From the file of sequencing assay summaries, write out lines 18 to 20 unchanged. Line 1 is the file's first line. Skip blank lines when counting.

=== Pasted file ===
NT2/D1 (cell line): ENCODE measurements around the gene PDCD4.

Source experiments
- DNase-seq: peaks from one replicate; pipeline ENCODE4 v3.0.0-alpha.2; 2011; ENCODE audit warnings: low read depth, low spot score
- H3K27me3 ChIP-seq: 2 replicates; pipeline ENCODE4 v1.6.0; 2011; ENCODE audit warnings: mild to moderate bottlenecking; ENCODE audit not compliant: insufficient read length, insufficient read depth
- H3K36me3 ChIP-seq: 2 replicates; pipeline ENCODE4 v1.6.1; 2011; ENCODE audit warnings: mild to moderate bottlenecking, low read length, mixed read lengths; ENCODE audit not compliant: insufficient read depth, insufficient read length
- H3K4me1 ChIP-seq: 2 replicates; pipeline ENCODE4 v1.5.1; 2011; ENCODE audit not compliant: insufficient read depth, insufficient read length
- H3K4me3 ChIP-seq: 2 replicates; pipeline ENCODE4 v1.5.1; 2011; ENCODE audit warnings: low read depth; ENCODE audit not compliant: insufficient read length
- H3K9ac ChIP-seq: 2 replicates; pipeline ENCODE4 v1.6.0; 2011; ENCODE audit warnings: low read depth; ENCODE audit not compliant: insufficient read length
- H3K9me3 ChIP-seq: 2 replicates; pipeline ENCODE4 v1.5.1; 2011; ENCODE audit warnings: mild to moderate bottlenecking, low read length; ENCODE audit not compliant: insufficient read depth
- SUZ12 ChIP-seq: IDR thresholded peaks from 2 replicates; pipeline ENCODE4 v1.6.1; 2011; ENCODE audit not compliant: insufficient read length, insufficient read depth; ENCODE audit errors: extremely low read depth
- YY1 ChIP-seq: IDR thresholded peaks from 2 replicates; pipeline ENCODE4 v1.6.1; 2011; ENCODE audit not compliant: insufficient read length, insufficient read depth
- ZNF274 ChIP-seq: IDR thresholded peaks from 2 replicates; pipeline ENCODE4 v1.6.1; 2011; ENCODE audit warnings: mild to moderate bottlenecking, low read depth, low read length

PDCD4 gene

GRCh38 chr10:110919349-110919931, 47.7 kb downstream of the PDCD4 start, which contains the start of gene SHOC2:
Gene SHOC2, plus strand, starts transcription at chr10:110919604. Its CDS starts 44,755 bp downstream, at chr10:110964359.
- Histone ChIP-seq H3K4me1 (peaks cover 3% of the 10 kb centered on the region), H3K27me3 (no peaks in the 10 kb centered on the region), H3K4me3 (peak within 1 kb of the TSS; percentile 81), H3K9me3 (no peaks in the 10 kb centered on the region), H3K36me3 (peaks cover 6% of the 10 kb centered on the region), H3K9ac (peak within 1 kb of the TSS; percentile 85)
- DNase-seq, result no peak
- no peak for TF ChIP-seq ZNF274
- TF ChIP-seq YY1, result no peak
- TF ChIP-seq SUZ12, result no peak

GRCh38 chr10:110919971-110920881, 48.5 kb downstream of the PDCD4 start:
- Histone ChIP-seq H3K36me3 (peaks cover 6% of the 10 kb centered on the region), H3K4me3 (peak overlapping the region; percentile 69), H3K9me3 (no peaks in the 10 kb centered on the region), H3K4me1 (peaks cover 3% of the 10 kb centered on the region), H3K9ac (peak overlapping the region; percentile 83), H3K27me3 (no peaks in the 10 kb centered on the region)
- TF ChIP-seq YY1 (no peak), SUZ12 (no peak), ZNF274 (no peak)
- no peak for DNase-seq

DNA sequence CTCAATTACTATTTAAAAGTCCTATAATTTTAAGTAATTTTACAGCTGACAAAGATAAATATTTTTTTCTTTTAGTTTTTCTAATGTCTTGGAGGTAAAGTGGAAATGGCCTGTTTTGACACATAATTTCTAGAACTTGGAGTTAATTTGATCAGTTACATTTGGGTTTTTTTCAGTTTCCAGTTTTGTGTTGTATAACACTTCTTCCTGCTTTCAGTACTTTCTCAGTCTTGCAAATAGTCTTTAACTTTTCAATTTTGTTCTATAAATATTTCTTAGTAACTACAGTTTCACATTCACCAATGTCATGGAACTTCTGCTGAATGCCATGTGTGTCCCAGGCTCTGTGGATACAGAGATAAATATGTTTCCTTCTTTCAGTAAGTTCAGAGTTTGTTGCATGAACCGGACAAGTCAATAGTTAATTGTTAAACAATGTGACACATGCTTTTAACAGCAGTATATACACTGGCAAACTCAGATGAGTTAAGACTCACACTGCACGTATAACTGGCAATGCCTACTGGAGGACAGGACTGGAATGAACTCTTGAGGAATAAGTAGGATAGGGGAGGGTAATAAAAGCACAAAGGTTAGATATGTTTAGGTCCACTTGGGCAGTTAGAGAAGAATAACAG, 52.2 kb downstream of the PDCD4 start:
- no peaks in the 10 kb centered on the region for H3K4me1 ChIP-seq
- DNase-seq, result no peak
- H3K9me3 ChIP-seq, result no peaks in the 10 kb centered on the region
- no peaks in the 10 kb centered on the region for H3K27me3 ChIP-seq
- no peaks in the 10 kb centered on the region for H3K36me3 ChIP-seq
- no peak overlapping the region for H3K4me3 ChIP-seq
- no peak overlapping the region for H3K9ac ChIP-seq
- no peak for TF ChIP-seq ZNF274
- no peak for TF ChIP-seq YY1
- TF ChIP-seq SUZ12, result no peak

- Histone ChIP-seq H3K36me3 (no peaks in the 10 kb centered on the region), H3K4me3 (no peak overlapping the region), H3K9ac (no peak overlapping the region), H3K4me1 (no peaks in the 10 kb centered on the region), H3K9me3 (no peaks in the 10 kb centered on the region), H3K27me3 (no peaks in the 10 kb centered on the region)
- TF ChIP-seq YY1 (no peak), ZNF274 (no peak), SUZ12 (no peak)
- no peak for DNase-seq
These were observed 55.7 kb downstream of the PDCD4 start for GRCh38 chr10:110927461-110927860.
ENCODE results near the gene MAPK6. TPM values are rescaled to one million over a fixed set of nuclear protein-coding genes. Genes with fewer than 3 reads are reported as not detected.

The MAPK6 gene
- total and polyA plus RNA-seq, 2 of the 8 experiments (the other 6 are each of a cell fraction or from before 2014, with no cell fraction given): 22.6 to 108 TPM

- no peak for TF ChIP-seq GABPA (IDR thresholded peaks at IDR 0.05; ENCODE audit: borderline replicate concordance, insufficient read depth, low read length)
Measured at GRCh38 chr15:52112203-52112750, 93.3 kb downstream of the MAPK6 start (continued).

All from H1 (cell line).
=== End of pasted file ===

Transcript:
- no peak for TF ChIP-seq ZNF274
- TF ChIP-seq YY1, result no peak
- TF ChIP-seq SUZ12, result no peak